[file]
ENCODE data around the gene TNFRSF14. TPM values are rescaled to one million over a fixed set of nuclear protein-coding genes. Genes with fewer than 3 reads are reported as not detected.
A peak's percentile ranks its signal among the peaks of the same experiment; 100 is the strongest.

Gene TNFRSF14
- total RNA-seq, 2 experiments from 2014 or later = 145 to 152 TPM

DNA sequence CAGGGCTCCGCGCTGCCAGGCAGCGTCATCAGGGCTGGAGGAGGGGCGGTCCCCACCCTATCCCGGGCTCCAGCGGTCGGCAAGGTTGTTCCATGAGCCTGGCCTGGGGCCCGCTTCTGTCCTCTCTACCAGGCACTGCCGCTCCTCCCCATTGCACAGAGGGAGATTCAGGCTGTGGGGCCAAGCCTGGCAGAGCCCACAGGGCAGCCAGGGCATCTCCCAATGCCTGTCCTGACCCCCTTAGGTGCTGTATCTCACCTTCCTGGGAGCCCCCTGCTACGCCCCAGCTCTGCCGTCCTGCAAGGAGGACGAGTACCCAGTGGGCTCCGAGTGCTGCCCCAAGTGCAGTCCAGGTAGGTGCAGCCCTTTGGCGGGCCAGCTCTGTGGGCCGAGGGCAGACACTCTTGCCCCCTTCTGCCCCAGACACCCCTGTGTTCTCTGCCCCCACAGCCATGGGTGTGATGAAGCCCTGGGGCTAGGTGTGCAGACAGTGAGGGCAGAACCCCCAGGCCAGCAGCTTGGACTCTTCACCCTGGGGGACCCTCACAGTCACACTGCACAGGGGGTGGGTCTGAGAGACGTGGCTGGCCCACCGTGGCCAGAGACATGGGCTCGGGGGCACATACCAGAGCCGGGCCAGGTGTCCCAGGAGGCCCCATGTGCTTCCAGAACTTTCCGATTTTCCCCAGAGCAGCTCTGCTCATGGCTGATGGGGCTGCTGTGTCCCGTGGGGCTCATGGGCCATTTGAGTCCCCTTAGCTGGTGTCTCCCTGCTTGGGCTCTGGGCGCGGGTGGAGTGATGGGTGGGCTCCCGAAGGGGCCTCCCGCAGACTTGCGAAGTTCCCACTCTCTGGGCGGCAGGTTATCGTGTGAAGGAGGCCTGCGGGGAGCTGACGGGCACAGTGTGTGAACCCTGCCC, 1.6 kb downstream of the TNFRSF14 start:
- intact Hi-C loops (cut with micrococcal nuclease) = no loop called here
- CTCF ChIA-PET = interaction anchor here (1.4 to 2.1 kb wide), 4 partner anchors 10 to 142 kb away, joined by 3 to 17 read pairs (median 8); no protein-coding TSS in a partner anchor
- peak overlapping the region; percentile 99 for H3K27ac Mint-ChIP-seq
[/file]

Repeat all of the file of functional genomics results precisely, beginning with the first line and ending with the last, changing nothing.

ENCODE data around the gene TNFRSF14. TPM values are rescaled to one million over a fixed set of nuclear protein-coding genes. Genes with fewer than 3 reads are reported as not detected.
A peak's percentile ranks its signal among the peaks of the same experiment; 100 is the strongest.

Gene TNFRSF14
- total RNA-seq, 2 experiments from 2014 or later = 145 to 152 TPM

DNA sequence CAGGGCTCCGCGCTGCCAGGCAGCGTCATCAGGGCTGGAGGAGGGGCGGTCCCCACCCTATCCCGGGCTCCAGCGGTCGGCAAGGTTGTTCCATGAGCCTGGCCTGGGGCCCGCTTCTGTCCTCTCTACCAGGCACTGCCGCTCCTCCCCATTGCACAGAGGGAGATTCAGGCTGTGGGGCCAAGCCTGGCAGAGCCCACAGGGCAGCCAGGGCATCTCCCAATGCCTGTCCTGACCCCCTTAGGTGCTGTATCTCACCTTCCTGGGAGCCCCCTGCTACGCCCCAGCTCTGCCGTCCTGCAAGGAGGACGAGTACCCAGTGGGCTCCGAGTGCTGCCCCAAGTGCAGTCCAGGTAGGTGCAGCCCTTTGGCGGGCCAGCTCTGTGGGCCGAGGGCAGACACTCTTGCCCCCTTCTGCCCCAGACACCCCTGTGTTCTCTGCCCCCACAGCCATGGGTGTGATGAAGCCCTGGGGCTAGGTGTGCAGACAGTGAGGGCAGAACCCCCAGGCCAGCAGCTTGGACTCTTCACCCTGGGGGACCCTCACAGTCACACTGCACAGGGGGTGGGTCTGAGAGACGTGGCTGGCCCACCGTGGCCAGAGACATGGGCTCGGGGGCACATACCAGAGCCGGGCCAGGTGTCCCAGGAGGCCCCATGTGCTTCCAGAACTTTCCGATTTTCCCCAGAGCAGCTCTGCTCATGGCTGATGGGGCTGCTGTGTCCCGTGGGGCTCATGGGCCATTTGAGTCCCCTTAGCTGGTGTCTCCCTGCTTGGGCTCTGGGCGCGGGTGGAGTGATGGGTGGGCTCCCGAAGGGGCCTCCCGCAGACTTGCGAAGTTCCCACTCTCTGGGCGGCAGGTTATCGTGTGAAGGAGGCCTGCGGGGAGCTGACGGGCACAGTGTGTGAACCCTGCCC, 1.6 kb downstream of the TNFRSF14 start:
- intact Hi-C loops (cut with micrococcal nuclease) = no loop called here
- CTCF ChIA-PET = interaction anchor here (1.4 to 2.1 kb wide), 4 partner anchors 10 to 142 kb away, joined by 3 to 17 read pairs (median 8); no protein-coding TSS in a partner anchor
- peak overlapping the region; percentile 99 for H3K27ac Mint-ChIP-seq